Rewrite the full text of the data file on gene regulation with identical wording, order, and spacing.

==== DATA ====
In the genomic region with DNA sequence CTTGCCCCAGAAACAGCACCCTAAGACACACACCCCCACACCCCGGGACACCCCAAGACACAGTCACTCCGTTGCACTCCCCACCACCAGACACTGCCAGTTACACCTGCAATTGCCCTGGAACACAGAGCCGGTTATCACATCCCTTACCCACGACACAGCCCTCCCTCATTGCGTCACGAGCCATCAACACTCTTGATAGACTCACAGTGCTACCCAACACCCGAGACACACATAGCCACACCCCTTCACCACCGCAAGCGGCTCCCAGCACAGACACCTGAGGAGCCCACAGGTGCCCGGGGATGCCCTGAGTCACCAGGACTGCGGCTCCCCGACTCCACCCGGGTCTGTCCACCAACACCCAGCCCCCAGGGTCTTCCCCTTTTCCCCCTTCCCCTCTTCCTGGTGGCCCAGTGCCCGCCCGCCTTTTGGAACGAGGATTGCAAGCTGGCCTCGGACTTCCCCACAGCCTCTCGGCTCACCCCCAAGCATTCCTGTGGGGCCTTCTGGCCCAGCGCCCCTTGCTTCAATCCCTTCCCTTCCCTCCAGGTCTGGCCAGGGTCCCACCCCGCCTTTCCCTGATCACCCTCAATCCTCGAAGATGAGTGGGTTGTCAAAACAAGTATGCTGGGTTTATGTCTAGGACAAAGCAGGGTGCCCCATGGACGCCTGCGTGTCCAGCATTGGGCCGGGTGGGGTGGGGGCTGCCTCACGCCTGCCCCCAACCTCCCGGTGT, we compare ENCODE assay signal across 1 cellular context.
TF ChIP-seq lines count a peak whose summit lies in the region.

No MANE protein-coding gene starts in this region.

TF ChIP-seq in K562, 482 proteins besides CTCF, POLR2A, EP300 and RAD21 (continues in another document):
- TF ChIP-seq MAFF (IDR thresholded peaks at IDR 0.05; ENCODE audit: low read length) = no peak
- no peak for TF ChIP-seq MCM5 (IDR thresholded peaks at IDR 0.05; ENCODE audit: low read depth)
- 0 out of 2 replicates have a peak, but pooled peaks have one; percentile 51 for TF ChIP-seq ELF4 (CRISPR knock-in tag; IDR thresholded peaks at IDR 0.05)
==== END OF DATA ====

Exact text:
In the genomic region with DNA sequence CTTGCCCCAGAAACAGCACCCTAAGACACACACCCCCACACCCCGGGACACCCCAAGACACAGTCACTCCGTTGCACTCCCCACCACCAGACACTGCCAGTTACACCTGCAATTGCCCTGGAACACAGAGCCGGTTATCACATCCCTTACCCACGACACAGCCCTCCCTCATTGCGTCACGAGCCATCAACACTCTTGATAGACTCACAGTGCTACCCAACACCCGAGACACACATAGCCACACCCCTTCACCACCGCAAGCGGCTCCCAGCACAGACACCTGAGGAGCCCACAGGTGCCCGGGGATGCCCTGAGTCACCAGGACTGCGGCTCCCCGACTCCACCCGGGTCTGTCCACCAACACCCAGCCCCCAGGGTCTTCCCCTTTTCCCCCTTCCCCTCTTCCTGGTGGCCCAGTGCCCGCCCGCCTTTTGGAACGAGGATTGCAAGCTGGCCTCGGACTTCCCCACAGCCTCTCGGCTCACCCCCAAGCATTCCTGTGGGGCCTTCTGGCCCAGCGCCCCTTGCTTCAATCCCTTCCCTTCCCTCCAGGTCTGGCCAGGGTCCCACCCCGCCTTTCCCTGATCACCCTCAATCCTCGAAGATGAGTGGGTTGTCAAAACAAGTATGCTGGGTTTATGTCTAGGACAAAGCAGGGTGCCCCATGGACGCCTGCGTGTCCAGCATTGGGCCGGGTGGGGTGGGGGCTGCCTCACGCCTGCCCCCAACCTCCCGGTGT, we compare ENCODE assay signal across 1 cellular context.
TF ChIP-seq lines count a peak whose summit lies in the region.

No MANE protein-coding gene starts in this region.

TF ChIP-seq in K562, 482 proteins besides CTCF, POLR2A, EP300 and RAD21 (continues in another document):
- TF ChIP-seq MAFF (IDR thresholded peaks at IDR 0.05; ENCODE audit: low read length) = no peak
- no peak for TF ChIP-seq MCM5 (IDR thresholded peaks at IDR 0.05; ENCODE audit: low read depth)
- 0 out of 2 replicates have a peak, but pooled peaks have one; percentile 51 for TF ChIP-seq ELF4 (CRISPR knock-in tag; IDR thresholded peaks at IDR 0.05)